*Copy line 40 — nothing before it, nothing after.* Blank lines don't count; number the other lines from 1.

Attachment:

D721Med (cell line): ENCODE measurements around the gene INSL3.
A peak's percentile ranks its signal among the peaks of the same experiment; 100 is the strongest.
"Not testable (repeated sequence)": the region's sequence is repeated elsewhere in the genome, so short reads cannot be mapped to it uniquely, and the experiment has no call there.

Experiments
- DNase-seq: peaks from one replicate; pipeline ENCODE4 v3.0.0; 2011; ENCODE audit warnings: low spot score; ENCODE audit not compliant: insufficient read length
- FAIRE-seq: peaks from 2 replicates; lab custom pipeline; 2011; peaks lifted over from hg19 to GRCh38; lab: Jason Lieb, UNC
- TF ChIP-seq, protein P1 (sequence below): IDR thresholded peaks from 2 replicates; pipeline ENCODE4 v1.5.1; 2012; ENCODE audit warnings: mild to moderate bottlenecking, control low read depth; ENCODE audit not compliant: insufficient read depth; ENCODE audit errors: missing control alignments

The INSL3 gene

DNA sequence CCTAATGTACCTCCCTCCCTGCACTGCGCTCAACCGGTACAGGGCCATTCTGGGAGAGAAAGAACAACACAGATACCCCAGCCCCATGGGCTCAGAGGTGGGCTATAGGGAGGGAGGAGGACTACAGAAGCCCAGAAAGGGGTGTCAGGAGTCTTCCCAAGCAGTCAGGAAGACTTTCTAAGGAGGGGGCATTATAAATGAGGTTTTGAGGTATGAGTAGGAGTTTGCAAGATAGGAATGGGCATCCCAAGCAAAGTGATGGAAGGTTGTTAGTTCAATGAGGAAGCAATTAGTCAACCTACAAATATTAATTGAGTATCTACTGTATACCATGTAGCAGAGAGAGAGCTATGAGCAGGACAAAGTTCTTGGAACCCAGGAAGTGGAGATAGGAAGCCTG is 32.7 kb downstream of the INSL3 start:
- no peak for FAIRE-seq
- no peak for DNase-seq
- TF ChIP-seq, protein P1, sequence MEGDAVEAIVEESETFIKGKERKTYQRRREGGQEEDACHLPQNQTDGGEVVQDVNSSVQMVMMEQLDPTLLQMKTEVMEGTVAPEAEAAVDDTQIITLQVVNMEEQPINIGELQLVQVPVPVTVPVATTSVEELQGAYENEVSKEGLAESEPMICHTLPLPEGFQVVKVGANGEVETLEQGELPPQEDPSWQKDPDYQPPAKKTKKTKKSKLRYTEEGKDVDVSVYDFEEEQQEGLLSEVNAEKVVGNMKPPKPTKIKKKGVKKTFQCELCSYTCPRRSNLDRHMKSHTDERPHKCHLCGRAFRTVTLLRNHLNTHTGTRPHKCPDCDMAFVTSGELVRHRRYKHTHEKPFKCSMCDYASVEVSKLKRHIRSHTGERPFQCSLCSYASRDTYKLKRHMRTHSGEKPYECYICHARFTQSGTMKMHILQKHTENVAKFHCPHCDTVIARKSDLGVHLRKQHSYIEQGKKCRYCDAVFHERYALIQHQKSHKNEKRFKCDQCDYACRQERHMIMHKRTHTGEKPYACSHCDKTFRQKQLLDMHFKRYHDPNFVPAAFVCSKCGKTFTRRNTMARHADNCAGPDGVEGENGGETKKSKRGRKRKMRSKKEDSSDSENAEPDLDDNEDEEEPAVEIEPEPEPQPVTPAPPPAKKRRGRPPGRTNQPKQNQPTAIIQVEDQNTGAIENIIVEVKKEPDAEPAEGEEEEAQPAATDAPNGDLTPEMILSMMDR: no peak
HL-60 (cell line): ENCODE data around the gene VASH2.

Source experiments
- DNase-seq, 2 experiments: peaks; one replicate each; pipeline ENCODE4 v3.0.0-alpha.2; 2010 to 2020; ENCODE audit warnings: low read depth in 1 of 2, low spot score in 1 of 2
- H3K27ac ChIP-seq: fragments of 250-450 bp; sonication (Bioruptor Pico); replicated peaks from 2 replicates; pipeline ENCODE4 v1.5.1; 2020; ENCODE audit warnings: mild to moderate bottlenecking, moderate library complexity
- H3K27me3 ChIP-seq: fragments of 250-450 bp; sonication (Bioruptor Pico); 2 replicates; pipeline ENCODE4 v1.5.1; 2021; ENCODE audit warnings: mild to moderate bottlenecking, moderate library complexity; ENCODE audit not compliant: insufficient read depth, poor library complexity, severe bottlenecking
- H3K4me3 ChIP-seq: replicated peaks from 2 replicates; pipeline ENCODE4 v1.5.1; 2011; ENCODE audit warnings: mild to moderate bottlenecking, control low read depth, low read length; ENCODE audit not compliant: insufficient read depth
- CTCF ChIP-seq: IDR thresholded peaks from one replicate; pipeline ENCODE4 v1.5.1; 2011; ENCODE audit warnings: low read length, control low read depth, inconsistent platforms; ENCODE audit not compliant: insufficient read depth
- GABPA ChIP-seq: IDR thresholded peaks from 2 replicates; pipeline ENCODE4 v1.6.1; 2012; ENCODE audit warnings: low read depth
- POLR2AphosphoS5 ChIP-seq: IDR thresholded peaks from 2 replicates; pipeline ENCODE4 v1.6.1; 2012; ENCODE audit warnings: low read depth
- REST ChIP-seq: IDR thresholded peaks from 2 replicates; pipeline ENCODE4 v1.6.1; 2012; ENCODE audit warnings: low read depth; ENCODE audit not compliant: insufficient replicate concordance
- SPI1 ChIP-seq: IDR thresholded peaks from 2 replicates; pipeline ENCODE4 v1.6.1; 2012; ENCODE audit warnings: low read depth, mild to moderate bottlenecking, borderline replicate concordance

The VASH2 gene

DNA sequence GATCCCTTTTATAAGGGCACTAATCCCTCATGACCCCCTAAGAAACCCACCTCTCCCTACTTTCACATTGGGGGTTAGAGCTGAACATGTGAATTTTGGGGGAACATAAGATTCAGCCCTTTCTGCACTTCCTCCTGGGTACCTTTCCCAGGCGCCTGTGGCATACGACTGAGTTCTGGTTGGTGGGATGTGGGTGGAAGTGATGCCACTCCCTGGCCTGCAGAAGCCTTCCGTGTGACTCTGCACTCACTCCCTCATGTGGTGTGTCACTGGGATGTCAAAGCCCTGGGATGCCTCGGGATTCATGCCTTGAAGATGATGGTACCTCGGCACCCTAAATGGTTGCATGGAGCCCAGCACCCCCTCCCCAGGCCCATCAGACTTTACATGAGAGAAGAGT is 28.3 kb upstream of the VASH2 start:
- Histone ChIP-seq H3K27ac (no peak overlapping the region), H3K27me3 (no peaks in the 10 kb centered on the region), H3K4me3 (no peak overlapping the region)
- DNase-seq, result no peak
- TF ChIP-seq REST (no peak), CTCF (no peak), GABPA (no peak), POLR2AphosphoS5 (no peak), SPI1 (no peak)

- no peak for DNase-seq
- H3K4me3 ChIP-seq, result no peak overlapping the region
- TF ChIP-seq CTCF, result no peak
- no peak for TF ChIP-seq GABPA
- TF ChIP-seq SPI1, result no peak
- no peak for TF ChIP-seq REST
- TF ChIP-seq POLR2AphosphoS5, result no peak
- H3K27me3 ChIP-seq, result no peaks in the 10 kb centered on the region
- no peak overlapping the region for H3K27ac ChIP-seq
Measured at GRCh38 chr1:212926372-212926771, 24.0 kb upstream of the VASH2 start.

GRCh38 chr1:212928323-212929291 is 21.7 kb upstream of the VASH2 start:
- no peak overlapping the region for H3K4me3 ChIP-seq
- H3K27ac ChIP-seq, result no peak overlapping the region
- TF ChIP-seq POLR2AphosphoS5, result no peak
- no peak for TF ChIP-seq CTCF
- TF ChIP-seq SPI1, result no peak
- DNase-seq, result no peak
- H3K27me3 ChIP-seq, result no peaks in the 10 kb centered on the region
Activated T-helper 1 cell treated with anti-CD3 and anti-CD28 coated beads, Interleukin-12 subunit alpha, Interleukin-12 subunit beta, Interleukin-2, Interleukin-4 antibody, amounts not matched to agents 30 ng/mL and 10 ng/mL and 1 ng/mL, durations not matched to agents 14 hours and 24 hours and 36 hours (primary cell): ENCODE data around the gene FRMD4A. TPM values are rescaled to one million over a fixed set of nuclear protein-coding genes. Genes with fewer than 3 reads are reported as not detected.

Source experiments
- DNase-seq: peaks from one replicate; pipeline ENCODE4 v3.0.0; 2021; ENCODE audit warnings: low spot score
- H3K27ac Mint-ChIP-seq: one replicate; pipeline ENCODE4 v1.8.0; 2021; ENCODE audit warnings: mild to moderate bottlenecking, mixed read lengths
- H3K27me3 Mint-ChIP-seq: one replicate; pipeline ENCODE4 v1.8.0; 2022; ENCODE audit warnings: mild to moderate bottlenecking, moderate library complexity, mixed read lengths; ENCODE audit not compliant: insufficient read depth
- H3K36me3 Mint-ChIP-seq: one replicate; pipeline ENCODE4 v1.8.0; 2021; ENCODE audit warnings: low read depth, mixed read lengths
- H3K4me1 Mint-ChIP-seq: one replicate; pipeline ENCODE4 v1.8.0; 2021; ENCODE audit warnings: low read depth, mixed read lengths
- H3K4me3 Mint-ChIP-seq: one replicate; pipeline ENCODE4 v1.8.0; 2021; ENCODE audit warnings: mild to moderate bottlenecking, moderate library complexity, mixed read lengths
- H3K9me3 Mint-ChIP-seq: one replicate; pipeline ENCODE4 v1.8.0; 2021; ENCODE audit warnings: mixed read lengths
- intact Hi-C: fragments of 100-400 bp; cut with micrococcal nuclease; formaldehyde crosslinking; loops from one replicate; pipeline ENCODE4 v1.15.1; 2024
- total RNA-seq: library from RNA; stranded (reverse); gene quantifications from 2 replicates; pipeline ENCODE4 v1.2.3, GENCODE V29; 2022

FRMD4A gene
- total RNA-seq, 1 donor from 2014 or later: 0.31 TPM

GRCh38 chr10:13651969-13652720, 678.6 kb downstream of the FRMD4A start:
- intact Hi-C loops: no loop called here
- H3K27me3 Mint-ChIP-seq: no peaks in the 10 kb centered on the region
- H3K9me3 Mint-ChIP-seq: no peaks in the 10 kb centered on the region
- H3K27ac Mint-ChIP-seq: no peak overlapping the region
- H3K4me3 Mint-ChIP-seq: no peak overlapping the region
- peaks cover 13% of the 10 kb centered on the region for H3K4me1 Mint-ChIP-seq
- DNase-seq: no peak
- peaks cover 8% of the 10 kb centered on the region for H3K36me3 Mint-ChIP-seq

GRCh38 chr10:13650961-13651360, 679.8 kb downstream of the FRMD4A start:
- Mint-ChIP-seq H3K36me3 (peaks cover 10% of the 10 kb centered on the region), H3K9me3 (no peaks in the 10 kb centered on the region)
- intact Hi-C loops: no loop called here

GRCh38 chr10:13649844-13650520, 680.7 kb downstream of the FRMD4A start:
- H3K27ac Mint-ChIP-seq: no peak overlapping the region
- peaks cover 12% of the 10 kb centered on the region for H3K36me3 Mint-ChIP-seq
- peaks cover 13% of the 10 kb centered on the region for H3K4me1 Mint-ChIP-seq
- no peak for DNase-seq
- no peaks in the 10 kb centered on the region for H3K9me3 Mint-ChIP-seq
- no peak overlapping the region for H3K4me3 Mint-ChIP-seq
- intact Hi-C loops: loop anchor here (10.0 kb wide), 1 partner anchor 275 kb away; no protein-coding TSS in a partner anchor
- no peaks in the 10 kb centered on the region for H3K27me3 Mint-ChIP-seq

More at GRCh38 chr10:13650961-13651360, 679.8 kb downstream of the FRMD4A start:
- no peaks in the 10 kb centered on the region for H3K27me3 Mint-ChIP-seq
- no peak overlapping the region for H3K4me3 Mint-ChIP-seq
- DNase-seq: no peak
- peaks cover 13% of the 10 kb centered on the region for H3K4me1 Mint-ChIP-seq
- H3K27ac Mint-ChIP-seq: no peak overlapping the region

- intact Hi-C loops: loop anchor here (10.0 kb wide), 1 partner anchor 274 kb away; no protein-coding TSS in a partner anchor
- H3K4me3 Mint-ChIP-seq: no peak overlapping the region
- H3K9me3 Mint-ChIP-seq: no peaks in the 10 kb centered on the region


- no peak overlapping the region for H3K4me3 ChIP-seq